HOUSTON — Three contests into a five-game road trip that represents their second longest of the season, the Toronto Raptors remain one of the most lethal offensive teams in the NBA.
Defensively the Raptors are sieve, and their issues on that end of the court continue to undermine their offensive might.
Despite averaging 113 points over their last five games, the Raptors (8-6) lost for the fourth time during that stretch on Monday night when they fell 123-115 to the Clippers in Los Angeles. Toronto is 4-4 over its last eight games, a span in which each opponent has scored at least 102 points.
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Toronto ranks 24th in defensive rating, surrendering 109.2 points per 100 possessions and is allowing opponents a 51.2 effective field goal percentage that ranks 22nd.
“It seems like everybody we've played the last couple weeks we've turned it into an offensive slugfest,” Raptors coach Dwane Casey said. “Until we get defense in the game and maintain in the game (things will remain the same). I think our guys are trying. They're trying defensively but we're not getting it done. We're not getting stops when we need to.”
There was some concern that the Raptors would struggle initially following the loss of center Bismack Biyombo during the offseason. Biyombo helped anchor a Toronto team that finished 11th in defensive rating last season before signing with the Orlando Magic. Without his rim protection, the Raptors haven't quite been the same collectively, an issue that is also related to their individual defensive ability.
“I think we all can play better defense and that's something we can hold ourselves accountable for,” Raptors guard Kyle Lowry said. “I think we all want to be a better individual defender but we have to do it as a team. It's a lot of guys in this league that you pretty much can't guard one-on-one. You have to have five guys or 10 eyes on him.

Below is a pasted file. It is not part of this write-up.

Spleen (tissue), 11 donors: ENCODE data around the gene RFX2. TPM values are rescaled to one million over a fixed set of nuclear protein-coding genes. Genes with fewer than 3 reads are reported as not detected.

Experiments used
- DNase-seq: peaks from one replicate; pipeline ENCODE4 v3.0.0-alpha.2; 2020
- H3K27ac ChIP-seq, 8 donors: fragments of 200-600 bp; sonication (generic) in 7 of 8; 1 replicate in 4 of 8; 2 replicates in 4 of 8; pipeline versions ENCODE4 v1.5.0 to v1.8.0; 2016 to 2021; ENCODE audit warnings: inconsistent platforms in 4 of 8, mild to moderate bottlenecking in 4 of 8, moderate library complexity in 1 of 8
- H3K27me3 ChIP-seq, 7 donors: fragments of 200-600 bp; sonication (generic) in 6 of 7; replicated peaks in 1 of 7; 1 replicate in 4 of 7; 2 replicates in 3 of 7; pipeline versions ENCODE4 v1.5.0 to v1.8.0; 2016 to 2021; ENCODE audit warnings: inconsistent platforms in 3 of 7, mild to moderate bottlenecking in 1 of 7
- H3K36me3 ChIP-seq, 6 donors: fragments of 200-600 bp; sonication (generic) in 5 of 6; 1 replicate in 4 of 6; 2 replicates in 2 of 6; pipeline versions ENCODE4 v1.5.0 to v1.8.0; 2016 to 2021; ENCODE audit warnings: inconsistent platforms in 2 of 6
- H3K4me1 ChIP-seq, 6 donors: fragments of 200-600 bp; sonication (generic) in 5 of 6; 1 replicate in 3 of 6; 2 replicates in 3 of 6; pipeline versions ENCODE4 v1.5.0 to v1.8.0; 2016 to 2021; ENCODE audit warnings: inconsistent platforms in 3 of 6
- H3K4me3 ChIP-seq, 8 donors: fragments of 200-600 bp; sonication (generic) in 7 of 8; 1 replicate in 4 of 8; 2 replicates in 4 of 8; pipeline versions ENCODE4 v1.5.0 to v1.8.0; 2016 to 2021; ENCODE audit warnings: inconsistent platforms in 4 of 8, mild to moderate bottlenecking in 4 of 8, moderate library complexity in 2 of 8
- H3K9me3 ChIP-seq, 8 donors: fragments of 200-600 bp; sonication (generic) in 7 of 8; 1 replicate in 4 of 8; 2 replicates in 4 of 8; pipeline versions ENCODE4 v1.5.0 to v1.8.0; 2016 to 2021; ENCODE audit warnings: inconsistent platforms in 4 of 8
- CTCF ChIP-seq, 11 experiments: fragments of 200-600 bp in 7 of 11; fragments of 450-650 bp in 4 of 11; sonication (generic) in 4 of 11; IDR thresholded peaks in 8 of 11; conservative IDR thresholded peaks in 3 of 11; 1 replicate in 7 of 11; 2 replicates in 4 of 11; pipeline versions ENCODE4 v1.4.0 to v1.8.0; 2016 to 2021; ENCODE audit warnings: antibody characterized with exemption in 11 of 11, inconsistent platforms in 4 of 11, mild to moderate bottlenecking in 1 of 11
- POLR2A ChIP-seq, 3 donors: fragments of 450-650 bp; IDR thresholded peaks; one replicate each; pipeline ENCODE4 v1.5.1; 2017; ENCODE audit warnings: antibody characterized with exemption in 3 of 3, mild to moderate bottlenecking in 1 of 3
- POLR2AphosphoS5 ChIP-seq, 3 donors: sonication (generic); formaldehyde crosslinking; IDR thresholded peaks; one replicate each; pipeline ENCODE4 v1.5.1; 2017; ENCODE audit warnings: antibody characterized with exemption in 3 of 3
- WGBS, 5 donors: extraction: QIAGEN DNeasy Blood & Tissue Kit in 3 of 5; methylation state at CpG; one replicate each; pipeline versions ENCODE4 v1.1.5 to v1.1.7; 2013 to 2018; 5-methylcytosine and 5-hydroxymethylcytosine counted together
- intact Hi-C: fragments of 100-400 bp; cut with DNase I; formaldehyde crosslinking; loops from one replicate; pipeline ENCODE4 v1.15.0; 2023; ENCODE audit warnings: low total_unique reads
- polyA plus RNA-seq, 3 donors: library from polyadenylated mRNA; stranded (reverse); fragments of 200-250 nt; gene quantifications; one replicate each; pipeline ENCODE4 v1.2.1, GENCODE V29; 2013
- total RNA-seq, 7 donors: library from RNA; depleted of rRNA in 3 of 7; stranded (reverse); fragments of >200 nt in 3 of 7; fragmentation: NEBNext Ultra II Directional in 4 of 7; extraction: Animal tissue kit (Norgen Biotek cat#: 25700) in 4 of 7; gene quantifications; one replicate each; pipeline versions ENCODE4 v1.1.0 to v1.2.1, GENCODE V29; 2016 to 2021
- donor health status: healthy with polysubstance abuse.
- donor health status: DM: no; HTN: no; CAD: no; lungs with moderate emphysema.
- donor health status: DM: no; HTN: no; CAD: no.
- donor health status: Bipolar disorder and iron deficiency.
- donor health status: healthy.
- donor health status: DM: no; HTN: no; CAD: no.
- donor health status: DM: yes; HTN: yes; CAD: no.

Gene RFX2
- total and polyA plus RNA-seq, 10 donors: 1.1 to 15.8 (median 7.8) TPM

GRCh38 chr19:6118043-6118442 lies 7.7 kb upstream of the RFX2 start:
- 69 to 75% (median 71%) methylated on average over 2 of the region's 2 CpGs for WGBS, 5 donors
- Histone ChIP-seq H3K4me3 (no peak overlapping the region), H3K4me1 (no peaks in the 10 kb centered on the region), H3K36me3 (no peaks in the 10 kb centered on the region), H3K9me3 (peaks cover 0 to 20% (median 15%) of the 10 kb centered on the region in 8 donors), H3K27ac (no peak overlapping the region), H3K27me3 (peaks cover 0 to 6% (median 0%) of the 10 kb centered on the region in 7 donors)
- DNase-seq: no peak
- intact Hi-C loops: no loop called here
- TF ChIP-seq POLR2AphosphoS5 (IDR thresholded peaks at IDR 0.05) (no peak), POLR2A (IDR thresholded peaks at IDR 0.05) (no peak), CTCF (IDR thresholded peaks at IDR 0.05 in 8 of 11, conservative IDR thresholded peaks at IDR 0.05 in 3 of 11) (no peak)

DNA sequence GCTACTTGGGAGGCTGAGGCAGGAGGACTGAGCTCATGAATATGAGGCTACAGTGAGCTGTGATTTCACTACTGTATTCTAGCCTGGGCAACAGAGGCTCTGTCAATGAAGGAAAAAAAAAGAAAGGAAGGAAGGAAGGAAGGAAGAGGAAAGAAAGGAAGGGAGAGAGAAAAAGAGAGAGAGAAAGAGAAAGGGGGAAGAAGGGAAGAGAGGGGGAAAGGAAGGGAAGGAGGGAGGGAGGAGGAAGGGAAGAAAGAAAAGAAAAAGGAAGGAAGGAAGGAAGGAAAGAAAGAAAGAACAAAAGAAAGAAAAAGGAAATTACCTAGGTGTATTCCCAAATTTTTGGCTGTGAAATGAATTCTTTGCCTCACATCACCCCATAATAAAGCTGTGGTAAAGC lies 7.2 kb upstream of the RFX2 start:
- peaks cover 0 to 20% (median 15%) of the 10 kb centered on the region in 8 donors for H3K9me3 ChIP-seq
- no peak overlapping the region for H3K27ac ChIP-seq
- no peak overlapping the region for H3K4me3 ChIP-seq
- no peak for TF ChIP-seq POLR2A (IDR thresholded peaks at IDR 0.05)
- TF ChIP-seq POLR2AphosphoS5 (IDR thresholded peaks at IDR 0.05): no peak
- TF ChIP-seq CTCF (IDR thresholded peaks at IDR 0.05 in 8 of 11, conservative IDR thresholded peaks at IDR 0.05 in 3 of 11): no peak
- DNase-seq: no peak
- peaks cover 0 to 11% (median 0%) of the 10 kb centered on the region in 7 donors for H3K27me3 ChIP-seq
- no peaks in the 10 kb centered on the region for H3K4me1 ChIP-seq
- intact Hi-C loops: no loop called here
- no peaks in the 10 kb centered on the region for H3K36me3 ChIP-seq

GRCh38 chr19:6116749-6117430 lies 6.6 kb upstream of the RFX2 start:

“It's part of your game. We've got to get better.”
The Rockets (9-5) improved to 3-0 since guard Patrick Beverley returned from preseason knee surgery with their 99-96 win at Detroit on Monday night. That victory marked the first time in eight games that Houston failed to score at least 100 points, but their developing cohesion continues to carry them through trials.
Guard James Harden has played so exceptionally this season that nitpicking his flaws might soon become a necessary method of analysis. Harden is averaging 28.6 points, 7.8 rebounds and 12.4 assists this season but his 81 percent shooting at the free-throw line represents his worst mark since his rookie season when he shot 80.8 percent with the Oklahoma City Thunder in 2009-10. Over his first four seasons with Houston, Harden shot 86.1 percent from the free-throw line.
After starting the Pistons' game 10 for 10 at the charity stripe, Harden missed 5 of 9 free throws down the stretch to keep the game interesting. Over his last four games Harden is shooting just 73.9 percent from the line.
“I had to laugh it off. It's funny,” Harden said. “But we all have games like this. Just can't let it happen consistently. I've got to take my time, go up there and concentrate, and make the free throw.”